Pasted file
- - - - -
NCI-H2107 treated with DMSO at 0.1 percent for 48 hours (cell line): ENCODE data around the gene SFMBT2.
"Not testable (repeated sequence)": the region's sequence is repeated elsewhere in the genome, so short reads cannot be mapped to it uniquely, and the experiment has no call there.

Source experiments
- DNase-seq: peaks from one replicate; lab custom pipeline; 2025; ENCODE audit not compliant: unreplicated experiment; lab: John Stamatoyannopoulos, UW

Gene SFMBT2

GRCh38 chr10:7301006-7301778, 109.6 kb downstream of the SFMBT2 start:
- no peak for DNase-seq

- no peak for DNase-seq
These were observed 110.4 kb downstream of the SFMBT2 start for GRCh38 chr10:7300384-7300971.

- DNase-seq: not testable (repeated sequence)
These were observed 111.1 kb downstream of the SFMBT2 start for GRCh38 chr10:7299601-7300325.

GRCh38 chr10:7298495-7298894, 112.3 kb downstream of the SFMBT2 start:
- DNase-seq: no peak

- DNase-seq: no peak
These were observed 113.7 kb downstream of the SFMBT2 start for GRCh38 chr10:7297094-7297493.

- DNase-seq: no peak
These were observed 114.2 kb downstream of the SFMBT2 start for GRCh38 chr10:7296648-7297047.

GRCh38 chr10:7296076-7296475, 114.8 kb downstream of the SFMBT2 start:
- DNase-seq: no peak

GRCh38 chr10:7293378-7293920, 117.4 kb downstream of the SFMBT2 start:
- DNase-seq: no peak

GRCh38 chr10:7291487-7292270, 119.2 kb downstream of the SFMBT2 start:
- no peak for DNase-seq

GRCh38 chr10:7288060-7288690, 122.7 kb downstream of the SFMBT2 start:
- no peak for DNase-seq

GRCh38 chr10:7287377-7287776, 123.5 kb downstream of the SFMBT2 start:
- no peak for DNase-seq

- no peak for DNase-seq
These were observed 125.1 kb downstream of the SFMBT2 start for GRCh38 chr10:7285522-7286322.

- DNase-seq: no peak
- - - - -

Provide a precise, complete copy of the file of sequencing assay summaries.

NCI-H2107 treated with DMSO at 0.1 percent for 48 hours (cell line): ENCODE data around the gene SFMBT2.
"Not testable (repeated sequence)": the region's sequence is repeated elsewhere in the genome, so short reads cannot be mapped to it uniquely, and the experiment has no call there.

Source experiments
- DNase-seq: peaks from one replicate; lab custom pipeline; 2025; ENCODE audit not compliant: unreplicated experiment; lab: John Stamatoyannopoulos, UW

Gene SFMBT2

GRCh38 chr10:7301006-7301778, 109.6 kb downstream of the SFMBT2 start:
- no peak for DNase-seq

- no peak for DNase-seq
These were observed 110.4 kb downstream of the SFMBT2 start for GRCh38 chr10:7300384-7300971.

- DNase-seq: not testable (repeated sequence)
These were observed 111.1 kb downstream of the SFMBT2 start for GRCh38 chr10:7299601-7300325.

GRCh38 chr10:7298495-7298894, 112.3 kb downstream of the SFMBT2 start:
- DNase-seq: no peak

- DNase-seq: no peak
These were observed 113.7 kb downstream of the SFMBT2 start for GRCh38 chr10:7297094-7297493.

- DNase-seq: no peak
These were observed 114.2 kb downstream of the SFMBT2 start for GRCh38 chr10:7296648-7297047.

GRCh38 chr10:7296076-7296475, 114.8 kb downstream of the SFMBT2 start:
- DNase-seq: no peak

GRCh38 chr10:7293378-7293920, 117.4 kb downstream of the SFMBT2 start:
- DNase-seq: no peak

GRCh38 chr10:7291487-7292270, 119.2 kb downstream of the SFMBT2 start:
- no peak for DNase-seq

GRCh38 chr10:7288060-7288690, 122.7 kb downstream of the SFMBT2 start:
- no peak for DNase-seq

GRCh38 chr10:7287377-7287776, 123.5 kb downstream of the SFMBT2 start:
- no peak for DNase-seq

- no peak for DNase-seq
These were observed 125.1 kb downstream of the SFMBT2 start for GRCh38 chr10:7285522-7286322.

- DNase-seq: no peak